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At least 2,012 people in Morocco died after a rare, catastrophic earthquake struck the North African country late Friday night.
The magnitude 6.8 earthquake also injured at least 2,059 people, according to Morocco’s Interior Ministry. 1,404 of those injuries were considered critical.
The death toll is expected to rise as first responders struggle to reach remote villages in the country. Morocco’s King Mohammed VI instructed his military to conduct search and rescue missions and operate surgical field hospitals to assist remote villagers.
The earthquake’s epicenter was near Ighil, a town in the Al Haouz Province. The town is located around 44 miles south of the capital city of Marrakesh.
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A man walks past destroyed houses after an earthquake in the mountain village of Tafeghaghte, southwest of the city of Marrakesh, on September 9, 2023. (FADEL SENNA/AFP via Getty Images)
The earthquake was felt as far away as Portugal and Algeria. Despite the severe destruction, Morocco has not yet formally asked other countries for assistance.
Earthquakes are considered rare in North Africa: the Moroccan cities of Al Hoceima and Agadir were hit by earthquakes in 2004 and 1960, respectively. The earthquake in Al Hoceima had a magnitude of 6.4, while Agadir’s was 5.8.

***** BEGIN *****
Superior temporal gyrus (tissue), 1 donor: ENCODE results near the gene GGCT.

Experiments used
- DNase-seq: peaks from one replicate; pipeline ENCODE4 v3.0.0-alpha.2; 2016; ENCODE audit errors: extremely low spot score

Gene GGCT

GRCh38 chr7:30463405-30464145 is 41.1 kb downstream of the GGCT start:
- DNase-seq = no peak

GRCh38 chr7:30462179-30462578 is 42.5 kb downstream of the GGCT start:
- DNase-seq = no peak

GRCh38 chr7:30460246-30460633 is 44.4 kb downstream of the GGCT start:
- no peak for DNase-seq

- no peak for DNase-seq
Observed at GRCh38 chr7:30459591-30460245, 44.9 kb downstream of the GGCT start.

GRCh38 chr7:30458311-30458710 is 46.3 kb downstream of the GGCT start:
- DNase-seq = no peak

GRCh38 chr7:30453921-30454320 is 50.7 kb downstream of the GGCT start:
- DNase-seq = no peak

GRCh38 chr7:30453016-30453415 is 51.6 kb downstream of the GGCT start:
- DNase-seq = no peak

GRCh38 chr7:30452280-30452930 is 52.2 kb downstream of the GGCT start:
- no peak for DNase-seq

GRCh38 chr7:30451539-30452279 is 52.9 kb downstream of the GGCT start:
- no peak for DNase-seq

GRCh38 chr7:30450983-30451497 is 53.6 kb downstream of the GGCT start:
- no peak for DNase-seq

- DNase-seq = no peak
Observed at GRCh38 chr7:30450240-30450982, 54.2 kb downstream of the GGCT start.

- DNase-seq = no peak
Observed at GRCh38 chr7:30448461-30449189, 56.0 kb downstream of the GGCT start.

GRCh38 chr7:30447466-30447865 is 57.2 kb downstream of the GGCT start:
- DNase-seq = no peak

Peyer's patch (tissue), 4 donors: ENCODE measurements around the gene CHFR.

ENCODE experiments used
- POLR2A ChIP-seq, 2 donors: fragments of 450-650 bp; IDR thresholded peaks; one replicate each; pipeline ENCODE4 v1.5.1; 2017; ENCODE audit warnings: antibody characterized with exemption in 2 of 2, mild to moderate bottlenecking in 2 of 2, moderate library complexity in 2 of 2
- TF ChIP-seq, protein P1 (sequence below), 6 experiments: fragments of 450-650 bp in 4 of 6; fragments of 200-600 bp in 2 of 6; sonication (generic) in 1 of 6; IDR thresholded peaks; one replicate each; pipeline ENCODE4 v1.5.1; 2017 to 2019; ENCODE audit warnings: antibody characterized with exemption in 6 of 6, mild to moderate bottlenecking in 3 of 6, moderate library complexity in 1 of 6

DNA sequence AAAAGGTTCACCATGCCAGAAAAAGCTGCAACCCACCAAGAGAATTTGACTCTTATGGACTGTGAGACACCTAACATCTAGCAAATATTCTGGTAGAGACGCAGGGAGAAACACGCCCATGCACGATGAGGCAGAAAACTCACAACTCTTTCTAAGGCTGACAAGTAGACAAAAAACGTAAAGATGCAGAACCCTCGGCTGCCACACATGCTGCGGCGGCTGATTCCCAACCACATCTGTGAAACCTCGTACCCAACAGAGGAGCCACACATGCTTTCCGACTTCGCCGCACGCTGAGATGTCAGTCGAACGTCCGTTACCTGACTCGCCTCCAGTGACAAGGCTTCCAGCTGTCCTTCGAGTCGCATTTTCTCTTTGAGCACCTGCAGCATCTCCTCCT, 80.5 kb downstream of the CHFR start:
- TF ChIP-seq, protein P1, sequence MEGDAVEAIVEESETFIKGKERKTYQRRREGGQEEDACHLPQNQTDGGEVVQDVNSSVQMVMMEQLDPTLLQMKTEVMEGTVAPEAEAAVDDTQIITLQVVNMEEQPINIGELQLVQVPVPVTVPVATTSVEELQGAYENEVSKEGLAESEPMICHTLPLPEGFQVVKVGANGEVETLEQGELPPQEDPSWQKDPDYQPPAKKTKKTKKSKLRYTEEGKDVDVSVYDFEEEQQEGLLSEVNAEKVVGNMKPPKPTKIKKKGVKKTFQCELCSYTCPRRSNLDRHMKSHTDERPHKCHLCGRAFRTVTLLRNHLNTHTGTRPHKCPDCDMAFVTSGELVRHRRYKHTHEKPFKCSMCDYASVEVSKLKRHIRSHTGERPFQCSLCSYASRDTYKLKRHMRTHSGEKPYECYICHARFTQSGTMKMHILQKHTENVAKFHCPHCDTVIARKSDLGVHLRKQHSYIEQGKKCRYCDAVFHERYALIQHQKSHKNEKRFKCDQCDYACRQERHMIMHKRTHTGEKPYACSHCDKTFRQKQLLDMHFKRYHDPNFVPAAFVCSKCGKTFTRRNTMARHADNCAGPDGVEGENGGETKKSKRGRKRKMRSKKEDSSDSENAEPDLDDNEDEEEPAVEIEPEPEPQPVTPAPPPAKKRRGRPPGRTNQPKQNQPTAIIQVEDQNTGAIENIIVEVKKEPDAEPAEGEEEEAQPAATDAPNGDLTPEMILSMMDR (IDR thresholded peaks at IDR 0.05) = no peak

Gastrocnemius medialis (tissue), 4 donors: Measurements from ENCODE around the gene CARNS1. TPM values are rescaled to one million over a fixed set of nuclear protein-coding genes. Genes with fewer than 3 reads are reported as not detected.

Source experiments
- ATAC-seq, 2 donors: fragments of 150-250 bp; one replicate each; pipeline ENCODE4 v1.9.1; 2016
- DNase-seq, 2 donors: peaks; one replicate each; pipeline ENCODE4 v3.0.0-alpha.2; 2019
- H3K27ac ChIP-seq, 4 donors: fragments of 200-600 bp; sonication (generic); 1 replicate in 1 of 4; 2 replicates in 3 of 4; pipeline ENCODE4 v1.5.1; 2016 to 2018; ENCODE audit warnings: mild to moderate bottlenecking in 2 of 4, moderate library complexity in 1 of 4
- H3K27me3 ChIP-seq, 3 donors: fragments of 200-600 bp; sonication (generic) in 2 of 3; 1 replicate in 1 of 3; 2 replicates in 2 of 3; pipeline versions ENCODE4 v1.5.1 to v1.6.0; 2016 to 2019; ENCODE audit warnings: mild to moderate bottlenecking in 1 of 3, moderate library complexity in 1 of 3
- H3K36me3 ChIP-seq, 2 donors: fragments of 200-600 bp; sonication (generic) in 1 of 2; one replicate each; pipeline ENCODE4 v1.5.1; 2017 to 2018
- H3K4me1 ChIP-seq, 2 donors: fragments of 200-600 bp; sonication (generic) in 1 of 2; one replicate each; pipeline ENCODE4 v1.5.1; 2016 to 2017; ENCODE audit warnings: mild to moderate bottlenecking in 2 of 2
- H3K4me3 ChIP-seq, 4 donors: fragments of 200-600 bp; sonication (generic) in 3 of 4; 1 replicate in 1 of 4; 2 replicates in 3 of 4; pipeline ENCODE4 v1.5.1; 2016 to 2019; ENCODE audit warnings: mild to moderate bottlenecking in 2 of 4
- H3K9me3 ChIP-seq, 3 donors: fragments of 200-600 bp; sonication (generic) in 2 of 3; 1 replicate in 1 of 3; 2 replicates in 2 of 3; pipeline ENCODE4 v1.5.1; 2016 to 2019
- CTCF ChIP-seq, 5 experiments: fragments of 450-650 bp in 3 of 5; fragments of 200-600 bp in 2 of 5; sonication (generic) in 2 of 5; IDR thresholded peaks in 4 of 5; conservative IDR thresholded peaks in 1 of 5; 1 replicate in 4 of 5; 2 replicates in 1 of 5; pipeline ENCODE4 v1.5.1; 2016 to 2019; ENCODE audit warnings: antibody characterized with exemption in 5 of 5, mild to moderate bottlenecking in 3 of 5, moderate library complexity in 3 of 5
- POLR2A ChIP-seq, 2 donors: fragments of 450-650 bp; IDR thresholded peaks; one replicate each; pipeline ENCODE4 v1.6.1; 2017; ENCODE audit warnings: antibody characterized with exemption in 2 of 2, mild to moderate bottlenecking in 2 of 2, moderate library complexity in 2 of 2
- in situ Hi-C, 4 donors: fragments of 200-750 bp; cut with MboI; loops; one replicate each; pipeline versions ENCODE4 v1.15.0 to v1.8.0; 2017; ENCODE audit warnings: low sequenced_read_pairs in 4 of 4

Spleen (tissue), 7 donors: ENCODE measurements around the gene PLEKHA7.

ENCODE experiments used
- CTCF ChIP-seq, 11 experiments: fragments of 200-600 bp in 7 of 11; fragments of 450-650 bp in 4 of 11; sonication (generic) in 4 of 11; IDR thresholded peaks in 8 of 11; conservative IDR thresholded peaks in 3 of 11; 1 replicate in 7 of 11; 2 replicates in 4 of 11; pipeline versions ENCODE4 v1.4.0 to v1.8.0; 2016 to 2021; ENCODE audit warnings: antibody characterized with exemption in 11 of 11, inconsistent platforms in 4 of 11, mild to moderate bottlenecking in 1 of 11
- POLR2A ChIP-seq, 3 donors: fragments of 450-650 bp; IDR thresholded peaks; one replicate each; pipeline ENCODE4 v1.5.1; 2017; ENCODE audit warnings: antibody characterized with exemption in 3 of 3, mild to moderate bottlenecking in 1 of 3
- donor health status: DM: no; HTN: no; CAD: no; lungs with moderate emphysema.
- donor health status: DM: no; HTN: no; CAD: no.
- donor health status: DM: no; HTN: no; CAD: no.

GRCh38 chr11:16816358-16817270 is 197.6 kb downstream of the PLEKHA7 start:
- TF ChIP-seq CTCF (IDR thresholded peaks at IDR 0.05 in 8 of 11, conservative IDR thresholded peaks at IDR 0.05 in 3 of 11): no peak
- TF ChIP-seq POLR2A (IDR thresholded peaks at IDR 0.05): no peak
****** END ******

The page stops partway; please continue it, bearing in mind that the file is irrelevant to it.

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People, whose buildings are destroyed after a 7 magnitude earthquake, try to settle in empty areas in Marrakesh, Morocco on September 9, 2023. ( Abu Adem Muhammed/Anadolu Agency via Getty Images)
The quake hit Marrakesh hard, ruining several historical buildings in the city. The city’s Koutoubia Mosque, which dates back to the 12th century, was damaged to an unknown extent.
The ancient red walls that surround the Medina of Marrakesh – a UNESCO World Heritage site – were also damaged by the quake.
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Rescue workers dig through rubble after an earthquake in the mountain village of Tafeghaghte, southwest of the city of Marrakesh, on September 9, 2023. (FADEL SENNA/AFP via Getty Images)
“The problem is that where destructive earthquakes are rare, buildings are simply not constructed robustly enough to cope with strong ground shaking, so many collapse, resulting in high casualties,” University College London professor Bill McGuire explained to the Associated Press.
The Associated Press contributed to this report.